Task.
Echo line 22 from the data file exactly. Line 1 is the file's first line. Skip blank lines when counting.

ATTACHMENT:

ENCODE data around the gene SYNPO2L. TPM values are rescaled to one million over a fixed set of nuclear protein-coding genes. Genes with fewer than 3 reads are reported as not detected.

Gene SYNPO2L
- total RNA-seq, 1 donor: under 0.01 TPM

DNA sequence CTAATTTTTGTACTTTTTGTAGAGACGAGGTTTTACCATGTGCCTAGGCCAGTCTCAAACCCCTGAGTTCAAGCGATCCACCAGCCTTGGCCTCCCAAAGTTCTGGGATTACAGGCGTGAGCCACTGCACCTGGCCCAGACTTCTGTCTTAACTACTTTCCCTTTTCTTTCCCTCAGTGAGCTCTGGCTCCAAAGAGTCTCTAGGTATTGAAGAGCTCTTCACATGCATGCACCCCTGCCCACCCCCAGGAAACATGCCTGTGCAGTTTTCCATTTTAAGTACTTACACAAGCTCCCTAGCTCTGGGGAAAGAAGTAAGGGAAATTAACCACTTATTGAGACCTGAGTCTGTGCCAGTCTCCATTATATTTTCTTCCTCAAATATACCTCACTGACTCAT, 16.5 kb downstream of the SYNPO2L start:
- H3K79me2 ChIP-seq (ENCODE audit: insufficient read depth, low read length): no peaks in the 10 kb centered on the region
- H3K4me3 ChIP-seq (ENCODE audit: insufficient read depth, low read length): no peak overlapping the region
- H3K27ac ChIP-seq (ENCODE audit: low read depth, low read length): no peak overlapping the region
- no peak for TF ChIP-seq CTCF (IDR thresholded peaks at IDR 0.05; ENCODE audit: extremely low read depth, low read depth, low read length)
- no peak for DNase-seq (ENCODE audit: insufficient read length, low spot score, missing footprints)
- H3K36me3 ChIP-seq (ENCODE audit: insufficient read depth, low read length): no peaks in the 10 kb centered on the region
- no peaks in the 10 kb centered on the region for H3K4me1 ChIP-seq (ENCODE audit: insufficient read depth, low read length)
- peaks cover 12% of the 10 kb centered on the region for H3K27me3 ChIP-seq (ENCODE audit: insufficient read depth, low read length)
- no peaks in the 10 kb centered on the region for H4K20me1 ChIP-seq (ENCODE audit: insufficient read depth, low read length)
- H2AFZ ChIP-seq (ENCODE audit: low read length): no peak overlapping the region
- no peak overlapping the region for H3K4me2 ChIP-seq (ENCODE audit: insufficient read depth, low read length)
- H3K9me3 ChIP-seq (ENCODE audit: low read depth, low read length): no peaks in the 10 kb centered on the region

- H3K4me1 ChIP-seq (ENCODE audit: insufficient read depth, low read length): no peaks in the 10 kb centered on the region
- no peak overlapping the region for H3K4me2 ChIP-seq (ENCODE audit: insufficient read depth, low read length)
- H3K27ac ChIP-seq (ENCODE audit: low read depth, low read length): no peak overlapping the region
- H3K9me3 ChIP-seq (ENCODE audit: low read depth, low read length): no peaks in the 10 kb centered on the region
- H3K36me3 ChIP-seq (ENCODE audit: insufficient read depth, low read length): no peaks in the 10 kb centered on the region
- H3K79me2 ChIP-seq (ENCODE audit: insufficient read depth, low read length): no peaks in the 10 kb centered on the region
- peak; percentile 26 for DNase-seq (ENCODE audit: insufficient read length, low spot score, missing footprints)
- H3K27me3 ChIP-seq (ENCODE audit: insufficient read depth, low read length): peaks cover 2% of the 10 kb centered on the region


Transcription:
- H3K79me2 ChIP-seq (ENCODE audit: insufficient read depth, low read length): no peaks in the 10 kb centered on the region